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China - Looking Ahead (6th Edition)

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    The 6th edition of China - Looking Ahead is available as a downloadable PDF.

  • Editorial

  • Foreword

  • Checklist of hot China tax issues for MNEs in 2017

    In 2017, multinational enterprises (MNEs) should in particular be alert to the following anticipated China tax developments.

  • BEPS in China – multi-track developments

    China’s progress in rolling out the 2015 BEPS recommendations, key cross-border tax enforcement trends in 2016, and the development of China’s external tax policy are the focus of this chapter by Khoonming Ho, Chris Xing, Lilly Li and Conrad Turley.

  • China transfer pricing – first mover on BEPS

    In July 2016, China’s State Administration of Taxation (SAT) released Announcement 42, outlining the updated Chinese requirements for contemporaneous documentation. In October, it released Announcement 64, containing revisions to the guidance on the administration of advance pricing arrangements. Chi Cheng, Xiaoyue Wang, Simon Liu, Kelly Liao and Mimi Wang explore the implications.

  • Post VAT reform in China – what’s next?

    China’s indirect tax system underwent a major overhaul when its new VAT reforms were rolled out. Lachlan Wolfers, Shirley Shen, John Wang, and Jean Li take a look at the new indirect tax model and discuss how China has moved away from a bifurcated system.

  • M&A tax in China – practical challenges

    John Gu, Yvette Chan and Chris Mak share their insights on encountering practical uncertainties and resolving contentious tax issues when working with clients on merger and acquisition (M&A) transactions in China. They look at how the rapidly changing global tax environment will impact future M&A transactions in China.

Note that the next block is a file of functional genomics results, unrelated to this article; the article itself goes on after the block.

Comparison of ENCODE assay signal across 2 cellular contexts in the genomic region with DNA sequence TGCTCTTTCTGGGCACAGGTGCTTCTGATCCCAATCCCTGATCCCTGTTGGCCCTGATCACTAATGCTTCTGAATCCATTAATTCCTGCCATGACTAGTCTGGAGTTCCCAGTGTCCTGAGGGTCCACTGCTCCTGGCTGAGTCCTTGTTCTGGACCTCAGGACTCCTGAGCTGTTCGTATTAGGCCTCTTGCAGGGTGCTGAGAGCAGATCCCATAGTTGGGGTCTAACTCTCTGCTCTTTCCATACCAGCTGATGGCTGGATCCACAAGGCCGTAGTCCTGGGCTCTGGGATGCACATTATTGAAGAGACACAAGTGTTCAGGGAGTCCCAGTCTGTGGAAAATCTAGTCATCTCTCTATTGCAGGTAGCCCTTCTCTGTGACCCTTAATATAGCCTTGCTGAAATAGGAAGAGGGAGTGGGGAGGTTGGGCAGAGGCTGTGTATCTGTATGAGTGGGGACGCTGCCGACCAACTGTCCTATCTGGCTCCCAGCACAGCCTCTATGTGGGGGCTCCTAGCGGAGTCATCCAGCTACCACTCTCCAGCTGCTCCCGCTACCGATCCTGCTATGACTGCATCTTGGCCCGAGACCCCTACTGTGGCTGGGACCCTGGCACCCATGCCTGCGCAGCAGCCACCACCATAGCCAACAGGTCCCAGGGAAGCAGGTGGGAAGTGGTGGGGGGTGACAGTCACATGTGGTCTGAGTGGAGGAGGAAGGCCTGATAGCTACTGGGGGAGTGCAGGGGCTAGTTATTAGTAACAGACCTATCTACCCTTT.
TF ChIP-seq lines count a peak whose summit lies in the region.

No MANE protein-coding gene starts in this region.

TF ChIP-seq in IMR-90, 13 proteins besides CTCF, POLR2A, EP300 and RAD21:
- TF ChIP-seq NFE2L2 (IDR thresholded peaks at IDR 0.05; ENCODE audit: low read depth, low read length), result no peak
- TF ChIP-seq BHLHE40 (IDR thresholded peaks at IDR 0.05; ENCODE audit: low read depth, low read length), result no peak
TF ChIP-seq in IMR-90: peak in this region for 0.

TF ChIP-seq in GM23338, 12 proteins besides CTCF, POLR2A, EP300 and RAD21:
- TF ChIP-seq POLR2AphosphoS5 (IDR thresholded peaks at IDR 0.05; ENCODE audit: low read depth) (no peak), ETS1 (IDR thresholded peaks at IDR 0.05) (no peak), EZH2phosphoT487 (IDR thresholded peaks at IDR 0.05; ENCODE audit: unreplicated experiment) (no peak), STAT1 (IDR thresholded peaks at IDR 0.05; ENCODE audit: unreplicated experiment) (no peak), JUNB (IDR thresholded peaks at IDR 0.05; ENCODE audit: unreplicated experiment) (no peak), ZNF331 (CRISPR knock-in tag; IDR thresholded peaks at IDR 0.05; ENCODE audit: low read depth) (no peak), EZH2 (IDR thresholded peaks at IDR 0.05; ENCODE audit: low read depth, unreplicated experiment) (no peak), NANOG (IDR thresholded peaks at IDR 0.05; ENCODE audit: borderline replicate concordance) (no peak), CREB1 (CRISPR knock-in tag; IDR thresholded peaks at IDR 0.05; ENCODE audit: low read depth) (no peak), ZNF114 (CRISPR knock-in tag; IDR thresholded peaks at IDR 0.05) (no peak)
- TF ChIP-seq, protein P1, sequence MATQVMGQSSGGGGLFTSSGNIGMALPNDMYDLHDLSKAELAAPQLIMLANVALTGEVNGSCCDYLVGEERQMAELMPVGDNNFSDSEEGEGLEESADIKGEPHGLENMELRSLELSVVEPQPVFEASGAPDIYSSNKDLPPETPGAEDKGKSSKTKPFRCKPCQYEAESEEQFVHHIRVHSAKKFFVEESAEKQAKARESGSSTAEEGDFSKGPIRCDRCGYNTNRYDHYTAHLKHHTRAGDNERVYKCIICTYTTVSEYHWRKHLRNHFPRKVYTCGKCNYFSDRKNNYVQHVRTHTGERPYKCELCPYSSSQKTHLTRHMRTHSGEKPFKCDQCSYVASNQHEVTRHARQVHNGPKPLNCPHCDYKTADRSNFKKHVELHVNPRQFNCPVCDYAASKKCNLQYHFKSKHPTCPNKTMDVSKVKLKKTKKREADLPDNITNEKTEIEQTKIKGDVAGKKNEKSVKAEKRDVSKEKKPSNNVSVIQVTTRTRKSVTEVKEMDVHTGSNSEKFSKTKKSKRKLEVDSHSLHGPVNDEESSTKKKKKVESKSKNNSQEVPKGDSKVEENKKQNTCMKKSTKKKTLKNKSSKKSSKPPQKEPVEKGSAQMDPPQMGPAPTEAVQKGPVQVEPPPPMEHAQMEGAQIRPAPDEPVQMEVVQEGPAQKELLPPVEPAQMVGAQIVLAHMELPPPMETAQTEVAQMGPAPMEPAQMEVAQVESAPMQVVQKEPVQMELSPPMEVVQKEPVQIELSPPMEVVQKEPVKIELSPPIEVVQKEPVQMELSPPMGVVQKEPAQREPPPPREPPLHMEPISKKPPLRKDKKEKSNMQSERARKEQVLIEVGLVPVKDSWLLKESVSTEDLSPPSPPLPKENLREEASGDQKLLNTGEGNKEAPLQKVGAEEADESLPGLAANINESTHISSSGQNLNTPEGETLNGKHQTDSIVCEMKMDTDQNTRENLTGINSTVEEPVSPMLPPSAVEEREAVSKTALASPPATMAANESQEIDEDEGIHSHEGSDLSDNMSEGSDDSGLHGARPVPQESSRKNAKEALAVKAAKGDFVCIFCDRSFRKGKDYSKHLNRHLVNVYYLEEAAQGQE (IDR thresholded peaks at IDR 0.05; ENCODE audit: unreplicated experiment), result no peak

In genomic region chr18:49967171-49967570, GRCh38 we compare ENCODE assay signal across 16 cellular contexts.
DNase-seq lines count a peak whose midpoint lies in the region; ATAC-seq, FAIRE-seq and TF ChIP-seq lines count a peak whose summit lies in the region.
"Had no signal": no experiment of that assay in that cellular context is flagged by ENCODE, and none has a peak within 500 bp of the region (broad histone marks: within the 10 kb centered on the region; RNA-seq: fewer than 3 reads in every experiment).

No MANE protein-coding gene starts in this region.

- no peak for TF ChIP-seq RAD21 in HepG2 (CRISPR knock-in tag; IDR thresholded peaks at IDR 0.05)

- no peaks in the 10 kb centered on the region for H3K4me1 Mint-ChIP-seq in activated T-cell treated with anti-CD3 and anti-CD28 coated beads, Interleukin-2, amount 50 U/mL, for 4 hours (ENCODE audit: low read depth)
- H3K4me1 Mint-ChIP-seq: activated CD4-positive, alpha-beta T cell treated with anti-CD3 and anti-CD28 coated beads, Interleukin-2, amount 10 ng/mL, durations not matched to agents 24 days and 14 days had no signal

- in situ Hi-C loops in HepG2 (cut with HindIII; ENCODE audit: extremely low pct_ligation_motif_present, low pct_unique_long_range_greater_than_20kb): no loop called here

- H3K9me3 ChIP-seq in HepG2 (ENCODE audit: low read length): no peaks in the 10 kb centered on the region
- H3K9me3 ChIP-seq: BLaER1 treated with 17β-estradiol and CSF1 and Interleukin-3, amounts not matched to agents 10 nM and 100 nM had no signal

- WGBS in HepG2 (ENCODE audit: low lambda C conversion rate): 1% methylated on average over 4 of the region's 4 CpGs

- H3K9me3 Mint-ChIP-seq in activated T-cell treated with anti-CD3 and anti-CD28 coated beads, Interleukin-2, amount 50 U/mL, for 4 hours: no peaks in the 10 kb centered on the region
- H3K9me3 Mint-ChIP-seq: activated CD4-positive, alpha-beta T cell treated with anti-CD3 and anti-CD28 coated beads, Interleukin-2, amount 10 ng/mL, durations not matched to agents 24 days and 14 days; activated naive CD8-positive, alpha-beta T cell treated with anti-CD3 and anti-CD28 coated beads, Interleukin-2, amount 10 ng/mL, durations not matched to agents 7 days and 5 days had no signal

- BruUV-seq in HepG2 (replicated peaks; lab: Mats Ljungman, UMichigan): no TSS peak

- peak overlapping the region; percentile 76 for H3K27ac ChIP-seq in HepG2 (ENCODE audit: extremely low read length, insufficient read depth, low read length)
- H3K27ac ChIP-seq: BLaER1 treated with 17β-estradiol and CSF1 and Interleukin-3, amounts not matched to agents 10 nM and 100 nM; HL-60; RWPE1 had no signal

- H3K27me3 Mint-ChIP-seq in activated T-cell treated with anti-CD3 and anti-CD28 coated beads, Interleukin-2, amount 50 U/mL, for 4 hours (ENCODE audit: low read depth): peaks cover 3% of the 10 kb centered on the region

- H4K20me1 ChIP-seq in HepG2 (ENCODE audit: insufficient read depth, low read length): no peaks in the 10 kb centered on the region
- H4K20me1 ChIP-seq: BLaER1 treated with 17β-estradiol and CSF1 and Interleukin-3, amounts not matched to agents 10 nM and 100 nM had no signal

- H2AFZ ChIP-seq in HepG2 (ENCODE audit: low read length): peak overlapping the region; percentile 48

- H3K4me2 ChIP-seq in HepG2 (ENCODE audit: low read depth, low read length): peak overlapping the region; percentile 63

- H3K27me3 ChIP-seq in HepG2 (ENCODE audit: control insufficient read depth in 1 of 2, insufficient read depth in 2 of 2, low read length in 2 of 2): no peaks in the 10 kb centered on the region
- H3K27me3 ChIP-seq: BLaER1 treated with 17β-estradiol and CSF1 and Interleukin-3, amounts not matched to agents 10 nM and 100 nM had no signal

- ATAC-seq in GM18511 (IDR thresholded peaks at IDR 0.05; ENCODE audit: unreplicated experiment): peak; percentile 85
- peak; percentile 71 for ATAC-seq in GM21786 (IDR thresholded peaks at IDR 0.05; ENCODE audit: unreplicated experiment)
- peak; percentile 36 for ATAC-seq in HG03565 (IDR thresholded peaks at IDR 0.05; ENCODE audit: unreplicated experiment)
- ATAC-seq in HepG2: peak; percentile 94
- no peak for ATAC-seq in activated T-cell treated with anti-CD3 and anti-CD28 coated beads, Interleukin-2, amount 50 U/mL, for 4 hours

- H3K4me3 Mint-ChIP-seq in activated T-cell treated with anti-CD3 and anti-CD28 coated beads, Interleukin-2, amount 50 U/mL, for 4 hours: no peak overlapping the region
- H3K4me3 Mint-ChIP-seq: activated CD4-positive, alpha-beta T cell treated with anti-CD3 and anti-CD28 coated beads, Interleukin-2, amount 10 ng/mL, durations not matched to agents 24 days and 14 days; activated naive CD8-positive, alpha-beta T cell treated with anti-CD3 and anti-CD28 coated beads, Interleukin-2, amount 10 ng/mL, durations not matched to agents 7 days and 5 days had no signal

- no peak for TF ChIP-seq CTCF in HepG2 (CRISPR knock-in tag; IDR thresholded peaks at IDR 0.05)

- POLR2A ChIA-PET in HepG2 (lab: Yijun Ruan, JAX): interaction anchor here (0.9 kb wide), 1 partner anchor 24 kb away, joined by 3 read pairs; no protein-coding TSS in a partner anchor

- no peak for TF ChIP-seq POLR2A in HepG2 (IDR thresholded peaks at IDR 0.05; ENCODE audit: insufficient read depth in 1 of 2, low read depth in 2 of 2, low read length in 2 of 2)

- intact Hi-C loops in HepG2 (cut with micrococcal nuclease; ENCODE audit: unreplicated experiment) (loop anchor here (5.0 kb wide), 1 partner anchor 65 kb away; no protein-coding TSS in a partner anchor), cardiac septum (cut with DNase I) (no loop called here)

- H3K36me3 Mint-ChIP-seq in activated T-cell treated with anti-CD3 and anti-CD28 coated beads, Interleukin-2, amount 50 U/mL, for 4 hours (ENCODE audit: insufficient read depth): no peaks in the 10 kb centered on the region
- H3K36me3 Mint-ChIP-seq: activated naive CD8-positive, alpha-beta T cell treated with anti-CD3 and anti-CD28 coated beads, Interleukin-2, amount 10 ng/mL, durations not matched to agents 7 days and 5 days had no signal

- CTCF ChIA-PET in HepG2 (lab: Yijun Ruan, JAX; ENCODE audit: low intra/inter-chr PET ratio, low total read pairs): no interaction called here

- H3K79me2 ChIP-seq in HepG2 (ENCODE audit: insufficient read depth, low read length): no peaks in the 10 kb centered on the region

• China tax – big data and beyond

    Enhanced use of tax technology by the Chinese tax authorities, more sophisticated targeting of taxpayers, and heightened engagement between China and overseas tax authorities are the focus of this article by Tracy Zhang, Marianne Dong, David Ling and Karmen Yeung.

  • IIT in China – moving with the times

    Although China’s individual income tax (IIT) reform is still being incubated and there have been no changes to the IIT Law during the past couple of years, the future of IIT presents both opportunities and challenges. Michelle Zhou, Chris Ho, Vincent Pang, Angie Ho and Jason Jiang look at the future intended changes to the IIT system.

  • China Customs – pushing the boundaries

    For China’s customs reform, 2016 has been an important year with quite a few new pieces of customs regulation and guidance having been issued. Eric Zhou, Helen Han, Dong Cheng, Philip Xia and Melsson Yang highlight the changes.

  • Tax to the aid of innovation and entrepreneurship in China

    As China faces rising labour costs and competition from lower cost countries in the region, incentive supply side programmes such as the HNTE scheme and 150% super deduction will help achieve the government’s aim of solid and stable growth for the Chinese economy as it enters its 13th five-year plan. Alan Garcia, Yang Bin, Josephine Jiang and William Zhang highlight the available benefits for R&D.

  • Challenges of the two invoices system for China’s pharmaceutical industry

    China has been rolling out various measures to reform its healthcare system. Among these changes, the “two invoices system” has attracted much attention and is likely to affect the way pharmaceutical companies are structured and how they sell their drugs. Grace Xie, Henry Ngai and Thomas Li provide an overview of what is happening in China and how it will impact the pharmaceutical sector.

  • Hong Kong: A tax boost to the international investment hub

    In 2016, Hong Kong has continued to work towards the future with enhanced tax benefits for offshore funds and corporate treasury centres by releasing a raft of guidance and clarifications. Meanwhile, the BEPS movement continues to gain momentum in Hong Kong, while the territory continues to expand its treaty network. Ayesha Lau, Darren Bowdern, Michael Olesnicky and Curtis Ng discuss Hong Kong’s changes.

  • Taiwan: tax changes towards growth and progress

    Taiwan’s geographic location in the heart of the Asia-Pacific region, together with its low corporate income tax rate of 17%, makes it an ideal place for multinational enterprises to establish their headquarters in the region. Stephen Hsu, Hazel Chen and Betty Lee highlight Taiwan’s key developments over the past year.

International Correspondents